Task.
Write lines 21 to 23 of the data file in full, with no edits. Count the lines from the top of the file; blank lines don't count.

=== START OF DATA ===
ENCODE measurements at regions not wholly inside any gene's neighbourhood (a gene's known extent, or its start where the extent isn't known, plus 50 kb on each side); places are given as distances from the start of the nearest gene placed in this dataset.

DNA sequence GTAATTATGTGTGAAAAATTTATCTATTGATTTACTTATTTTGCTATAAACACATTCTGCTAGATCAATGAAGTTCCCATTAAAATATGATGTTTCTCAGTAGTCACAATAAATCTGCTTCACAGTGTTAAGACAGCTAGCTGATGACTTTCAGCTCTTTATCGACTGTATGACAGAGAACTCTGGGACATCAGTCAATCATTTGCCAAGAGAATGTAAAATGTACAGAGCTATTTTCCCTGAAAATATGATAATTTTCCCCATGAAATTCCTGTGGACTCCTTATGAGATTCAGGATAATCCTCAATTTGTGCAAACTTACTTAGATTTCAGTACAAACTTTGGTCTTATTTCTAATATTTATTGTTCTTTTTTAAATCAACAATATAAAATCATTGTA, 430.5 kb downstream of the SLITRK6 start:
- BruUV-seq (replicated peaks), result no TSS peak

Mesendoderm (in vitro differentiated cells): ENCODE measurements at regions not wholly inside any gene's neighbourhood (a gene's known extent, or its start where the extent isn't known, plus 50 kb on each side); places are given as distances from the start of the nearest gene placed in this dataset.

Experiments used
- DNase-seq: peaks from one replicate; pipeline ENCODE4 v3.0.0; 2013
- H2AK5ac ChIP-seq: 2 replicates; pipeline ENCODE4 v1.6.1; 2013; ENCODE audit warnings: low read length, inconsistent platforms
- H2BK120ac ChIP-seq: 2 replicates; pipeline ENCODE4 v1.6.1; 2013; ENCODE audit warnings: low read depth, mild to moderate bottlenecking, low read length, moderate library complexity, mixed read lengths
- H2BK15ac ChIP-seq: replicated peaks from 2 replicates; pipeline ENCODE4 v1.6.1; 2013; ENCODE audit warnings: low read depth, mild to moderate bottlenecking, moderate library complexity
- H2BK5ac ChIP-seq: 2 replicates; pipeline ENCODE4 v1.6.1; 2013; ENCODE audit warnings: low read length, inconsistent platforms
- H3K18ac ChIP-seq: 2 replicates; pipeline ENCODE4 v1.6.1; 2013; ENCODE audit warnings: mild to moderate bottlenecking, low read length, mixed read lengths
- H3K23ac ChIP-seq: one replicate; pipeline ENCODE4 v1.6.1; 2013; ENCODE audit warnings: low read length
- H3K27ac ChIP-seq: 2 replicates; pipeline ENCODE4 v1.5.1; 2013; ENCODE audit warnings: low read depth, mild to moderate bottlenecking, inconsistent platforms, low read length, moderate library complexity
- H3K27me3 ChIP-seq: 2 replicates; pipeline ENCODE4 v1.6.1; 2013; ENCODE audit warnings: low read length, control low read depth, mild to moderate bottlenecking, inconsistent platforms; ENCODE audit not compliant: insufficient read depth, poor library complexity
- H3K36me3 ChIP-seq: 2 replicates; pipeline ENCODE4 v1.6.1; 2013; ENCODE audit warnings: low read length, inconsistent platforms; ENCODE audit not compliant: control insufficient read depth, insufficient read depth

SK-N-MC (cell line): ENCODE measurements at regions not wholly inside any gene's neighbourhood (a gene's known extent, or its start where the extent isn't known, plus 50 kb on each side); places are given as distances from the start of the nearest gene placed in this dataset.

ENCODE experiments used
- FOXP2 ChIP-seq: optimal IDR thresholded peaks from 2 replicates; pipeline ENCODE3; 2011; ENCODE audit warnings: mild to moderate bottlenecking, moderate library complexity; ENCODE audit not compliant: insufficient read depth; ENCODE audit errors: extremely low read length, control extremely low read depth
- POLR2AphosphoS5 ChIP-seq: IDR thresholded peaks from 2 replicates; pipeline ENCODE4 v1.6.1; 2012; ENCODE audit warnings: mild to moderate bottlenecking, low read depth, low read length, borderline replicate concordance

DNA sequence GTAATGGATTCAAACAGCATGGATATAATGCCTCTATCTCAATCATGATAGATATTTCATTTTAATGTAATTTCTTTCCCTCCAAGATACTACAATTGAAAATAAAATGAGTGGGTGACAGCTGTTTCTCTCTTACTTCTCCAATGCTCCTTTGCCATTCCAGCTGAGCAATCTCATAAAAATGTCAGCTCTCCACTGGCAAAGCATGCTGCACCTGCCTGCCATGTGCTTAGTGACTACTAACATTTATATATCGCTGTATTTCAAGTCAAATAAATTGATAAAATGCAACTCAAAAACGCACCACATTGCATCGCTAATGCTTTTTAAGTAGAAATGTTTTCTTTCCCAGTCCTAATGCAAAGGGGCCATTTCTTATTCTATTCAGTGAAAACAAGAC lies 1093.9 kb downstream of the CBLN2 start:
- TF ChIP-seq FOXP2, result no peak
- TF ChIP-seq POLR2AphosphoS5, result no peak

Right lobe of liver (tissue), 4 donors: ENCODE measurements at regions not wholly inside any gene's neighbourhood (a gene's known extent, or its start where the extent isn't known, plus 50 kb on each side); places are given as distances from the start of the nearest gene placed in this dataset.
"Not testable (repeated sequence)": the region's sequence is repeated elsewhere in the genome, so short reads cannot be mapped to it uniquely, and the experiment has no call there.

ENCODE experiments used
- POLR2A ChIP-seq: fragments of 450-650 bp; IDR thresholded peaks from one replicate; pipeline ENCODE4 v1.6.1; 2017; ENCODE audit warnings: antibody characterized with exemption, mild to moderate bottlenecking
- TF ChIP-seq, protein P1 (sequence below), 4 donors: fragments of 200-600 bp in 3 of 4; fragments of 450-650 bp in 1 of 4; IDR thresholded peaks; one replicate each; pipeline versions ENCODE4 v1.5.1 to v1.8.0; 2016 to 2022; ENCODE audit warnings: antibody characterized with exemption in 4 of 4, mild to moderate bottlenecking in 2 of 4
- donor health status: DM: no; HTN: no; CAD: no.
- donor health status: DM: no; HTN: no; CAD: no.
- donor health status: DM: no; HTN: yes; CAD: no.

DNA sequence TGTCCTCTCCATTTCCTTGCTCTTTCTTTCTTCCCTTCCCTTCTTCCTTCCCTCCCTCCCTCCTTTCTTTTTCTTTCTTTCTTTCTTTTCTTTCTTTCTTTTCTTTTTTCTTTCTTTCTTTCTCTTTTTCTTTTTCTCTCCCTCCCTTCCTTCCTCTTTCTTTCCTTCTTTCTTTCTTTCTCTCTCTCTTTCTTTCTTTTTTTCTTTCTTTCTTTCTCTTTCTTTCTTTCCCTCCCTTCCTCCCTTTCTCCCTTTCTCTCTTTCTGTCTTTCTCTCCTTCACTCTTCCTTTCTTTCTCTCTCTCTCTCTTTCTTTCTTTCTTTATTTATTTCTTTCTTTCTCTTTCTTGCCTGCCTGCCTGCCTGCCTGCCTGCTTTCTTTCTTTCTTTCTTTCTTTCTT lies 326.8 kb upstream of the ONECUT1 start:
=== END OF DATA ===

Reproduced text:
- TF ChIP-seq FOXP2, result no peak
- TF ChIP-seq POLR2AphosphoS5, result no peak

Right lobe of liver (tissue), 4 donors: ENCODE measurements at regions not wholly inside any gene's neighbourhood (a gene's known extent, or its start where the extent isn't known, plus 50 kb on each side); places are given as distances from the start of the nearest gene placed in this dataset.